Digitisation is changing what people need from where they live – and we want to help shape that change.
The digitisation of work and everyday life is bringing about a great deal of change. There’s a reason why people are calling it ‘digital revolution’, as an increasing number of processes are becoming automated and digitised. With these new opportunities come a change in what the current and future occupants of our homes need.
For us, digitisation is an opportunity – since we don’t see our tenants as tenants, but as customers, whose loyalty we have to win and maintain. That’s why we want to offer services that make our customers’ lives easier – whether through a modern ‘smart homes’, a newer, faster mode of customer communication, or improved property management processes. More information about these new capabilities you may find on our site ‘Digital expertise’.
‘Being braver in working with start-ups would benefit our industry’
Simon Stöckicht, Director of Customer Communications and Service Strategy, on the challenges and trends in the proptech sector and Deutsche Wohnen’s digital strategy.To the interview
People are flocking to cities and conurbations – in Germany, in Europe and almost everywhere in the world.
The United Nations estimate that in 2045, two-thirds of people will be living in cities. It is quickly becoming apparent here in Germany that urbanisation is increasing: in 2000, 75% of the German population was living in cities; by 2020, this had risen to 77.4%.
There are many reasons why this is happening: first of all, fewer and fewer people are working in agriculture. Education and training are concentrated in the cities – as are good jobs. Last but not least, the cities offer a wide range of leisure and entertainment options. This turns major cities into magnets for young people. Yet a consequence of this development is a massive demand for living space. We are helping to ease the severe lack of housing in Germany’s metropolitan regions and are investing around 6 billion euros in new construction over the next few years. We want to do more than just build homes: we want to create suitable, sustainable living space for people in all kinds of different living situations – such as students, families or seniors. And we also want to promote a sense of community between people in our neighbourhoods.
Megatrend Climate change
Climate change and its negative consequences on life on our planet are inarguable. We need and want to face this major challenge. As one of Europe’s leading property companies, we want to drive progress and set standards in this field.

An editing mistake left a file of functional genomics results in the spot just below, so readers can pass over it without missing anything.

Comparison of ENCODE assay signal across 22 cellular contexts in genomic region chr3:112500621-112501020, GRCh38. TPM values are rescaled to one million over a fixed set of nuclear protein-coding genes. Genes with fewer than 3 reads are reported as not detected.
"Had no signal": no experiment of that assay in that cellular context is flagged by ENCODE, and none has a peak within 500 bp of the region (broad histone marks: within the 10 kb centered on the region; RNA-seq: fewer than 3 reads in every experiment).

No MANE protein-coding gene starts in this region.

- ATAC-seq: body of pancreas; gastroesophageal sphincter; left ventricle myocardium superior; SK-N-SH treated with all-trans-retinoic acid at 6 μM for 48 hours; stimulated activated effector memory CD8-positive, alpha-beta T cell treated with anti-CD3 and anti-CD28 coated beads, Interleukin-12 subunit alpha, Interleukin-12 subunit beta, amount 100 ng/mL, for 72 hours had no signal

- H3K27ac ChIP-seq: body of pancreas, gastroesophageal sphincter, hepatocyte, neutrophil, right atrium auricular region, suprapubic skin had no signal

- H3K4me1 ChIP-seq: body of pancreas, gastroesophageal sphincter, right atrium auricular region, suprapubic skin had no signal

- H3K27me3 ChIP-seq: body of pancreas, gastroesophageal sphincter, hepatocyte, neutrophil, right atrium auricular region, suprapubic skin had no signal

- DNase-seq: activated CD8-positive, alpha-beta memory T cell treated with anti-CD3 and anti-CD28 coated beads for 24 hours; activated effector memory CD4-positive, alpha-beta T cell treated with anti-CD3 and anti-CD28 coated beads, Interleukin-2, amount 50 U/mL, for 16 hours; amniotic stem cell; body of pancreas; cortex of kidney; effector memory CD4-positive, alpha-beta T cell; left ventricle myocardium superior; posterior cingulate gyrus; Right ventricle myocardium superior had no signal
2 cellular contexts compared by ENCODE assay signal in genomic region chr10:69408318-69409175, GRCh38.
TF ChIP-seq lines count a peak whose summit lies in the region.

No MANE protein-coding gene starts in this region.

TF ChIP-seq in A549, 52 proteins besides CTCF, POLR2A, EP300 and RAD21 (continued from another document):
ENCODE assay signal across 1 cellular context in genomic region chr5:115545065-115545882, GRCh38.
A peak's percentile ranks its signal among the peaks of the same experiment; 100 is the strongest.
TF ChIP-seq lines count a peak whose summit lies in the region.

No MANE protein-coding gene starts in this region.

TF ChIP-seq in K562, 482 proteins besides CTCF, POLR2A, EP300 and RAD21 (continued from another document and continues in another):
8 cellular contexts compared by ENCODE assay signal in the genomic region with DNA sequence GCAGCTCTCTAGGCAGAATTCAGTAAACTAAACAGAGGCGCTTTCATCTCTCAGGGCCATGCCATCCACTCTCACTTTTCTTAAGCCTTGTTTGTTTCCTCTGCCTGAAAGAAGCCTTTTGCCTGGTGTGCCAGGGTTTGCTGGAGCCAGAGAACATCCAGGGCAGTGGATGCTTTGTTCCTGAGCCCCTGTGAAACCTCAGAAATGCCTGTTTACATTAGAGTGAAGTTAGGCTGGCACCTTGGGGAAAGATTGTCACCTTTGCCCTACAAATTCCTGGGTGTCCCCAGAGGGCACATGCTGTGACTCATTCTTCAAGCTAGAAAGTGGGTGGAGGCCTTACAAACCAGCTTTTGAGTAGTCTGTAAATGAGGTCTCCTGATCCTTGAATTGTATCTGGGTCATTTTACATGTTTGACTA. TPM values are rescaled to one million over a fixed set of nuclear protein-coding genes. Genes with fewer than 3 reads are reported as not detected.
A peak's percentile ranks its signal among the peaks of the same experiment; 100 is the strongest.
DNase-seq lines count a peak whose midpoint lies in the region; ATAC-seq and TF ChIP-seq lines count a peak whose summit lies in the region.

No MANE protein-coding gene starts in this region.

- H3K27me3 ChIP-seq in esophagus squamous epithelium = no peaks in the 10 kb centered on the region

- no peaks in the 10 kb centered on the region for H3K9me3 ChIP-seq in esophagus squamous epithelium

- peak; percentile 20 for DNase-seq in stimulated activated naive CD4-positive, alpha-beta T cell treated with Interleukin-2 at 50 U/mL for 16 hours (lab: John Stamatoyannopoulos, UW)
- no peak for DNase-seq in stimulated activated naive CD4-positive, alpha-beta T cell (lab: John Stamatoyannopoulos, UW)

With the energy transition, the German government is making tough requirements of the German property sector: the aim is for the majority of Germany’s energy supply to come from renewables by 2045 and for its housing stock to be climate neutral. With around 20 million rented units, the housing sector therefore plays a key role in the energy transition. The heart of this is energy-related renovation and modernisation.
Thanks to our continuous investment in building envelopes, building equipment and appliances, as well as energy-efficient refurbishments, Deutsche Wohnen already has one of the most climate-friendly portfolios in the sector today. We have set ourselves the target of making our property portfolio near-climate-neutral by 2040.
Megatrend Demographic change
Germany’s society is changing. We are getting older, and new people coming in are making us more diverse. However, population trend forecasts should currently be handled with care. The consequences of migration, for example, are hard to predict reliably. The fact that German society is getting older, however, is pretty certain.
It’s a paradox: although the German population is shrinking, the country needs more homes. This is particularly true of cities and conurbations. When planning living space, the number of people is barely relevant. The important figure is the number of households – older people in particular often live alone or in couples. According to the estimates from the Federal Statistics Office, the number of private households is on the rise: from around 40 million today to over 43 million in 2035. Germany also needs around 2.5 million adapted homes for seniors. At Deutsche Wohnen, we are adjusting to the consequences of demographic change. Over 99% of our homes can already be found in metropolitan regions. We also plan and build neighbourhoods designed for people’s needs – no matter their age. Most of our homes are one- or two-bedroom homes suitable for small households. As the owner of 72 nursing properties, of which 38 are managed by our subsidiaries KATHARINENHOF Seniorenwohn- und Pflegeanlage Betriebs-GmbH an PFLEGEN & WOHNEN HAMBURG GmbH, we make an important contribution to tackling the challenges of demographic change.